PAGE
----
Warning: This post deals with miscarriage and might be triggering for some readers.
Several months ago, my friend told me she had a miscarriage.
She was holding back tears and after she told me about her miscarriage, she fell silent.
It was my turn to speak. I had no experience comforting someone who has had a miscarriage. None of my friends have ever fallen pregnant, let alone lost a baby, so this was new territory for me.
I started with “I’m so sorry to hear that.” But then I kept going. “Well, on the only bright side at least you’re young and know you can fall pregnant, that’s a good thing.”
I’m pretty sure I blurred out the rest of the conversation because I was embarrassed at the unhelpful sh*t that came out my mouth. I just couldn’t stop talking. Not because I felt I was an expert on the topic and must give my two cents, but because she looked so sad and was so quiet, I wanted to do and say anything that could help. And well, my dribble did neither of those things.
Watch: Mia Freedman talks to Tina Arena about miscarriage. Post continues after video.
Six months after that conversation with my friend, I was in the car with one of my fiance’s old colleagues. She started talking about her own miscarriage and all the unwarranted (and unwanted) advice and help she was receiving from well-meaning family members, friends, and colleagues.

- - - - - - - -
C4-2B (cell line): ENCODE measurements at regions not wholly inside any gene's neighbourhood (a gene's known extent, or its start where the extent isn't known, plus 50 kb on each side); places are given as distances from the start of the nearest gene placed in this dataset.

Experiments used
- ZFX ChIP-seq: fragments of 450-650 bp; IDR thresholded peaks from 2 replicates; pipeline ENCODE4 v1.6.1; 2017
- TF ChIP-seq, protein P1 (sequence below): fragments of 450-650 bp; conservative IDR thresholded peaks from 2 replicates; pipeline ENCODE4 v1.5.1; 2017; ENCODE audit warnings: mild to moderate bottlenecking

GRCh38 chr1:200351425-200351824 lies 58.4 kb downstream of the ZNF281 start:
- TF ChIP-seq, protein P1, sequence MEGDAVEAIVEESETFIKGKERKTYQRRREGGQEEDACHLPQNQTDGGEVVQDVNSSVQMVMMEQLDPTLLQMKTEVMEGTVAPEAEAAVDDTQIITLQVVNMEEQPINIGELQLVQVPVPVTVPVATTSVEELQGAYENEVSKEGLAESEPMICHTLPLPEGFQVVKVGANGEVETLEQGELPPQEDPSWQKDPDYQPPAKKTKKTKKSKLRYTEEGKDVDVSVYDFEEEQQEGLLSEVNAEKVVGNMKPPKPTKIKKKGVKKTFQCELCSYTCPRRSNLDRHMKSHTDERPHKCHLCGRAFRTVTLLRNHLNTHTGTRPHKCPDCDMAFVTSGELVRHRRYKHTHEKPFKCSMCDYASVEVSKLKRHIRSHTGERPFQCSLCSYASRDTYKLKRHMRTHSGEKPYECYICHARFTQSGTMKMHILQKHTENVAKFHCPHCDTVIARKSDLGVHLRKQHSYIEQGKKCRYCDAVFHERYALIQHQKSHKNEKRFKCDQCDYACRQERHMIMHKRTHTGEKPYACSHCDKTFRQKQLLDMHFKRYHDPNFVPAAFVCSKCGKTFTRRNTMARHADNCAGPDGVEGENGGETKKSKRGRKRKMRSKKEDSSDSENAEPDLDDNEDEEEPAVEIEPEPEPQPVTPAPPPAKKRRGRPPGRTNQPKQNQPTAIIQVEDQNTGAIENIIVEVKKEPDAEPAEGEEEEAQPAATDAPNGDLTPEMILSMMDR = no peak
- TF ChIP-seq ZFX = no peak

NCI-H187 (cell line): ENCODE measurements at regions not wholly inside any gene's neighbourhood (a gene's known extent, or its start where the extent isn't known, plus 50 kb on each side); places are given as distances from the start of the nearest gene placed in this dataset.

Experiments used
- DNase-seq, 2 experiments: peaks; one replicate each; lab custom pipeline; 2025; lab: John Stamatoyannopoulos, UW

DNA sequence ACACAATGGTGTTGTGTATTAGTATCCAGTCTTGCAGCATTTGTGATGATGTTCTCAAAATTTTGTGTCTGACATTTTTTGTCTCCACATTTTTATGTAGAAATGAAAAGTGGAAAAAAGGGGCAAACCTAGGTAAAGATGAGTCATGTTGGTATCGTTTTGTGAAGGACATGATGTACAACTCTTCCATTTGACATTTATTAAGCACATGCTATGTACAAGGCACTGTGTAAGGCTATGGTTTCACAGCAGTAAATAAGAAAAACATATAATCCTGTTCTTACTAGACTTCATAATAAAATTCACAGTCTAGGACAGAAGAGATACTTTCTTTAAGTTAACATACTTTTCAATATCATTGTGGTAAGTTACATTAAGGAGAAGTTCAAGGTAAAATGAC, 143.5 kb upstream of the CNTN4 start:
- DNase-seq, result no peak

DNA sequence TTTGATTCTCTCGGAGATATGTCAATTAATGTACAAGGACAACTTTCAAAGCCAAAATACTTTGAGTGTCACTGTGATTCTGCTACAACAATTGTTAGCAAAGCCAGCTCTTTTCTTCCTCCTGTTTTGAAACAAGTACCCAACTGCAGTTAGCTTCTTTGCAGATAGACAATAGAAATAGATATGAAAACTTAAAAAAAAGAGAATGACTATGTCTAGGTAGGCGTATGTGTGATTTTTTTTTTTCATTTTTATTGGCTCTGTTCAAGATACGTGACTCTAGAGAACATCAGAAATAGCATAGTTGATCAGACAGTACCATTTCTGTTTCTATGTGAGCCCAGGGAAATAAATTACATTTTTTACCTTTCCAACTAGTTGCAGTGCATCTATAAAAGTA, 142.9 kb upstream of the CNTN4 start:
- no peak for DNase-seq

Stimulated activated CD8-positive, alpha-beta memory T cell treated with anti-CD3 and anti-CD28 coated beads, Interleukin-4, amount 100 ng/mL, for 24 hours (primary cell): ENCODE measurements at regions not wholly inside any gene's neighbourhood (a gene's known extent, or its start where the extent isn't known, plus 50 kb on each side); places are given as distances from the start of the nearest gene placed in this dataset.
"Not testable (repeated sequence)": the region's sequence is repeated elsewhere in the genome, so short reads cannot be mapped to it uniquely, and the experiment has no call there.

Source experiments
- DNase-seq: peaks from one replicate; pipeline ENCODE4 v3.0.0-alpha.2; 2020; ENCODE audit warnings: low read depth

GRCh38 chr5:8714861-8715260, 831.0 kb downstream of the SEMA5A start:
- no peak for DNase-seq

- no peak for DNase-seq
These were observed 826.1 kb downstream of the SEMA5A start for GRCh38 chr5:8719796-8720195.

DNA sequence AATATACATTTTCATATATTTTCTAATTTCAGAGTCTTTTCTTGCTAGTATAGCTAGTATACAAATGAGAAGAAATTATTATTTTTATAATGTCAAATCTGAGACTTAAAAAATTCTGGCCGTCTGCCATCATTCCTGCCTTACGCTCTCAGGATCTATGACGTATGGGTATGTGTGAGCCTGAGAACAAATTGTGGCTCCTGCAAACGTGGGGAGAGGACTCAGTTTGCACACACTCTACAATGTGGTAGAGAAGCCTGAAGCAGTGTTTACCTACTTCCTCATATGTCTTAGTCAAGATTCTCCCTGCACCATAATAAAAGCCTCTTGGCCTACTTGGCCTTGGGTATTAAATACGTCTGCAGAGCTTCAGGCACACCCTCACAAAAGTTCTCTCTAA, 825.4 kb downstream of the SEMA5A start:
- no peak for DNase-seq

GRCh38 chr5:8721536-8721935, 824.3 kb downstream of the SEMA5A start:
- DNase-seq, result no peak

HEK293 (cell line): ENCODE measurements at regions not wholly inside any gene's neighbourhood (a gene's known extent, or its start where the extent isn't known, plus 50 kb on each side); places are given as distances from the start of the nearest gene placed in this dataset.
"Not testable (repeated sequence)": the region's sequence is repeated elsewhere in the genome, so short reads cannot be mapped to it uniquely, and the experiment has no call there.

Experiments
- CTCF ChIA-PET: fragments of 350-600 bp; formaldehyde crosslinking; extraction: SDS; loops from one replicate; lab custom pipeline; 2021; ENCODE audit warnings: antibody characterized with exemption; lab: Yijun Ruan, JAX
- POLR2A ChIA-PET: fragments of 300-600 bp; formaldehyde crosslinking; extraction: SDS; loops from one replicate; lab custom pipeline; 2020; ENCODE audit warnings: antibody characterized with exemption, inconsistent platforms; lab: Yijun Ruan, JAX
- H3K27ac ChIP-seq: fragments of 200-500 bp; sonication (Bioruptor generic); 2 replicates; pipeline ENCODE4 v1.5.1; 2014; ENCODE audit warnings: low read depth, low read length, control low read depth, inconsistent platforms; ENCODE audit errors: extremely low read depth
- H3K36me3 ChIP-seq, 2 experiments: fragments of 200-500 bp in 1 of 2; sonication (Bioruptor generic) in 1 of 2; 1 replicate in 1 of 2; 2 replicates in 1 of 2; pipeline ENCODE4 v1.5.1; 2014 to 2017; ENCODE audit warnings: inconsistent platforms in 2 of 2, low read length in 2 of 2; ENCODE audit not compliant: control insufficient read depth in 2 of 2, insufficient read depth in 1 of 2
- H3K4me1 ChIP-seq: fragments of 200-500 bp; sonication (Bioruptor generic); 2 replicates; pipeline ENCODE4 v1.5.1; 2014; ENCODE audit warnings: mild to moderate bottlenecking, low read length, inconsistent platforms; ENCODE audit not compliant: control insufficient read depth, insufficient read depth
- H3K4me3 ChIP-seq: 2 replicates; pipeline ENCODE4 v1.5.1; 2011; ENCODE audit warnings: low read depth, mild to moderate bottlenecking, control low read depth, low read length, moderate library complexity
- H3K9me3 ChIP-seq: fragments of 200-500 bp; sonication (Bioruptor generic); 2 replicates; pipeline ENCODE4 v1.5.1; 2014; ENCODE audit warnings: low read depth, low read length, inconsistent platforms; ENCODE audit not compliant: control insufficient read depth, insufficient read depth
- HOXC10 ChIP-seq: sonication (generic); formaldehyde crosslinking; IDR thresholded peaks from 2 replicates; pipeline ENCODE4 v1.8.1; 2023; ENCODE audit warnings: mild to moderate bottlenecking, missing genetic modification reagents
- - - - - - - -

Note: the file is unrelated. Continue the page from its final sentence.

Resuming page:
In short, I learned that pretty much everything I said to my friend was not what she needed to hear. Some of my comments would have been downright hurtful too.
So I reached out to a few women who have experienced a miscarriage and asked them how friends and family can support women who have miscarried. I found myself talking to Libby Parker. Libby has had 10 miscarriages (two ectopic pregnancies, no surviving pregnancies) and says she’s had many responses when she opens up about her loss. Some responses have been “beautiful and kind and some utterly insensitive.”
“After the first ectopic my partner and I decided to get married to cheer ourselves up. One woman said, ‘Well you wouldn’t want a big pregnant belly at your wedding, so that worked out well’,” she told Mamamia.
Libby explains that these are some of the worst responses she’s had:
- “After the fifth miscarriage, a friend said, ‘At least you’re doing your bit for population growth.'”
- “Then there was, ‘Perhaps you and your husband just aren’t biologically compatible.’
- “Maybe it’s your weight.”
- “A nurse after a curette laughed, ‘My god, if you want children so badly, have one of mine. I have four.’”
- “A doctor who botched a curette which made my insides toxic and I became seriously ill said, ‘When are you going to stop doing this to yourself?’”
- “An IVF counsellor once told me: ‘It must feel awful that his ex-wife gave him children but you can’t.'”
- “A former boss was annoyed that I took a week off after a miscarriage. She said, ‘I get that you’re miscarrying but I’m trying to run a business here’. That was pretty callous, especially after I worked through the previous two miscarriages.”
Things you think are helpful but aren’t:
Most of us aren’t so insensitive that we’d say any of the above, but many of us may fall into the I-mean-well-but-am-not-helping camp.
And a lot of the things we say that aren’t helpful begin with “at least”. So next time you find yourself starting a sentence with “at least”, stop immediately.